Sonnet on Mirth

Well, friends, first-timers, and regular bleaders, I didn’t know what I was going to say today.  Busy may have its own roots, as a word, but for me it is a swarm of bzzzing bees.  I need rather a lion at the moment.  I have two kids, a two year old girl star of my life and a four year old boy man of the world in preschool, husband chases them around and does editing jobs from home when he can, I teach part time, and am rewriting a book proposal to give to a new agent I have not yet found.  Scary because coffers are low.   The key is, don’t panic, don’t rush.  The lock is that my inclination is to freak.  But we all have our inclinations to bear.  I’m feeling pretty happy and optimistic despite the slings and arrows of outrageous lack of fortune.  Hen y whey, do any of you have a high paying job you for which you need a poet-historian-philosopher?  Let me know.  Or maybe you are a patron manque?

So I didn’t know what I was going to say today but Violi’s poem inspired me.  I love those red lipped girls he gave us!  Tellers indeed.  So here’s one of my own.  This is from Funny, in which all the poems have old jokes in them, except for a handful of introductory sonnets, and this is one of those.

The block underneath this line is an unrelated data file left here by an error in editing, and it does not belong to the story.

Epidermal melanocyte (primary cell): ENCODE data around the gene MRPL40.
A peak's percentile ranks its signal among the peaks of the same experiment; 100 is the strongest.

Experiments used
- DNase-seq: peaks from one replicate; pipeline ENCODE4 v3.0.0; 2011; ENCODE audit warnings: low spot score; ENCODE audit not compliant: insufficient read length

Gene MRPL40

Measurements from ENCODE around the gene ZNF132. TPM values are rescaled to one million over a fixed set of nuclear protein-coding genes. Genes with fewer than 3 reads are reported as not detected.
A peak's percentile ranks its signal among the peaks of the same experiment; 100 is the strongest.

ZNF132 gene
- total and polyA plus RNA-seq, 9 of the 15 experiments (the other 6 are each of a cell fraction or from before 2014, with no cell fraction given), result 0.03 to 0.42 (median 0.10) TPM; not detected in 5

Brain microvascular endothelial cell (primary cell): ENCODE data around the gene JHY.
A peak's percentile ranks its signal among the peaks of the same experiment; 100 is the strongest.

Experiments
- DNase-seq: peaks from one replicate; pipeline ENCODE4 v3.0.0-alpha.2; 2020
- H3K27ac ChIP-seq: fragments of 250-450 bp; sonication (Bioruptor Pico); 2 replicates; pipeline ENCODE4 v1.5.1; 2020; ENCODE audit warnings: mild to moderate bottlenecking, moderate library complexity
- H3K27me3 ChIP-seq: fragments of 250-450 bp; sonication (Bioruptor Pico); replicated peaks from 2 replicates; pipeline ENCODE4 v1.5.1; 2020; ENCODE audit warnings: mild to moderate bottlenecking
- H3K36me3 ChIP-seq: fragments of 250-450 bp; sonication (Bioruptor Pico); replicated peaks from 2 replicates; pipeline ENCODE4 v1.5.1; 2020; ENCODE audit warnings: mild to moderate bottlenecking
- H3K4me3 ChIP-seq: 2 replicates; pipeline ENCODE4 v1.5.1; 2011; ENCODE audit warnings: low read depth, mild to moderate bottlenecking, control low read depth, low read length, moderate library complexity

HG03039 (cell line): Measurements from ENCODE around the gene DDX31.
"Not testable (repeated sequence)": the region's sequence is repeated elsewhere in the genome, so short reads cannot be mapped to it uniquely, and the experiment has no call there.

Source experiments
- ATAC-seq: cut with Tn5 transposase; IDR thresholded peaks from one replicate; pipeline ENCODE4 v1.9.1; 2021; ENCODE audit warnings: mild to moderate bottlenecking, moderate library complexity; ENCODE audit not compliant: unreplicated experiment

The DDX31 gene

“The preacher” in it is another name for Koheleth who wrote Ecclesiastes, which is where the “better to live in the house of mourning than the house of mirth” line comes from, as well as many other brilliancies.  I think I can count on this audience to know who the Bard is.

Here’s yer pome.

Sonnet on Mirth

Of mirth the poets counsel little after

that present it be loved for present laughter.

Also that fool hearts, alone, let themselves belong in

the house of it; the wise, the house of mourning.

Why such divergent answers from such teachers?

Life seemed cruelly short to bard; cruelly long to preacher.

Yet true times run as rivers flow or candles burn,

long in the stretches, short on the turns,

and mirth with bitter herbs is better taken

than meals of mirth alone or years of it forsaken.

Does sweet improve when mixed with strain

or is it that the acrid in that blend begins to fade?

Much endures while youth slips away like a thief,

mirth is a wine well pressed in the house of grief.

 

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About jennifermichaelhecht

I'm a poet with a PhD in the History of Science from Columbia University and I've written five books, two poetry, two popular philosophy, one intellectual history. I live in Brooklyn with my husband and our two little kids. I teach seminars in poetry in the MFA programs at The New School and at Columbia.
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